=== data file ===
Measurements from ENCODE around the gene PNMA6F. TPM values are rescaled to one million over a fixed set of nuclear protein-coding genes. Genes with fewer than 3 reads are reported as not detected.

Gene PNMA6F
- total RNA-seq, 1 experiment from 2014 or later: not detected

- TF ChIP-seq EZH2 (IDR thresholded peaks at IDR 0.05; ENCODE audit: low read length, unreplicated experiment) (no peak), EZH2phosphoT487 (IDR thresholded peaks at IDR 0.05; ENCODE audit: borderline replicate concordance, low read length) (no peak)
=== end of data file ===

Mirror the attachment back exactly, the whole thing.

Measurements from ENCODE around the gene PNMA6F. TPM values are rescaled to one million over a fixed set of nuclear protein-coding genes. Genes with fewer than 3 reads are reported as not detected.

Gene PNMA6F
- total RNA-seq, 1 experiment from 2014 or later: not detected

- TF ChIP-seq EZH2 (IDR thresholded peaks at IDR 0.05; ENCODE audit: low read length, unreplicated experiment) (no peak), EZH2phosphoT487 (IDR thresholded peaks at IDR 0.05; ENCODE audit: borderline replicate concordance, low read length) (no peak)